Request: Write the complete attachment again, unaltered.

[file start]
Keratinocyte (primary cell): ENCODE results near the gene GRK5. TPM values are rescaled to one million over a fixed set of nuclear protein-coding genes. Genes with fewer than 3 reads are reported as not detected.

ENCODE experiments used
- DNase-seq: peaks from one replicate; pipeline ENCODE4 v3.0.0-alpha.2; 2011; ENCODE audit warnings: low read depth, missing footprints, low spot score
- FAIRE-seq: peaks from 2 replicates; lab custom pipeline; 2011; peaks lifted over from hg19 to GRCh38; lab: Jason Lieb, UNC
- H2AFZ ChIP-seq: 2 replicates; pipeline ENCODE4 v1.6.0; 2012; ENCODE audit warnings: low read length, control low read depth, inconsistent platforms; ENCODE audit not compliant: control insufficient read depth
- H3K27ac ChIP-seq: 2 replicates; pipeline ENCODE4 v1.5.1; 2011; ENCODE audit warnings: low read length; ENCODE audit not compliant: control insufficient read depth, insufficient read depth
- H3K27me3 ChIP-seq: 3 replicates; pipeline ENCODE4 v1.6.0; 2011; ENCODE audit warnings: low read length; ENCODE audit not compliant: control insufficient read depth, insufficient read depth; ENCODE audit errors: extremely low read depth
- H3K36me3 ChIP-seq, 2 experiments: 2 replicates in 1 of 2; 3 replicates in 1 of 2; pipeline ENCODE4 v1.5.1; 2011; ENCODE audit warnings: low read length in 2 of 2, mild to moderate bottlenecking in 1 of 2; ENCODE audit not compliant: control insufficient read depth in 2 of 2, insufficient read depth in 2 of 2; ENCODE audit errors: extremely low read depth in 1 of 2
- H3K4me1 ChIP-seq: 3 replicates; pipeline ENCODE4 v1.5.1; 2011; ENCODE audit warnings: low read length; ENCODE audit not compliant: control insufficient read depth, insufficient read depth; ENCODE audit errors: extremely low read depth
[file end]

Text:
Keratinocyte (primary cell): ENCODE results near the gene GRK5. TPM values are rescaled to one million over a fixed set of nuclear protein-coding genes. Genes with fewer than 3 reads are reported as not detected.

ENCODE experiments used
- DNase-seq: peaks from one replicate; pipeline ENCODE4 v3.0.0-alpha.2; 2011; ENCODE audit warnings: low read depth, missing footprints, low spot score
- FAIRE-seq: peaks from 2 replicates; lab custom pipeline; 2011; peaks lifted over from hg19 to GRCh38; lab: Jason Lieb, UNC
- H2AFZ ChIP-seq: 2 replicates; pipeline ENCODE4 v1.6.0; 2012; ENCODE audit warnings: low read length, control low read depth, inconsistent platforms; ENCODE audit not compliant: control insufficient read depth
- H3K27ac ChIP-seq: 2 replicates; pipeline ENCODE4 v1.5.1; 2011; ENCODE audit warnings: low read length; ENCODE audit not compliant: control insufficient read depth, insufficient read depth
- H3K27me3 ChIP-seq: 3 replicates; pipeline ENCODE4 v1.6.0; 2011; ENCODE audit warnings: low read length; ENCODE audit not compliant: control insufficient read depth, insufficient read depth; ENCODE audit errors: extremely low read depth
- H3K36me3 ChIP-seq, 2 experiments: 2 replicates in 1 of 2; 3 replicates in 1 of 2; pipeline ENCODE4 v1.5.1; 2011; ENCODE audit warnings: low read length in 2 of 2, mild to moderate bottlenecking in 1 of 2; ENCODE audit not compliant: control insufficient read depth in 2 of 2, insufficient read depth in 2 of 2; ENCODE audit errors: extremely low read depth in 1 of 2
- H3K4me1 ChIP-seq: 3 replicates; pipeline ENCODE4 v1.5.1; 2011; ENCODE audit warnings: low read length; ENCODE audit not compliant: control insufficient read depth, insufficient read depth; ENCODE audit errors: extremely low read depth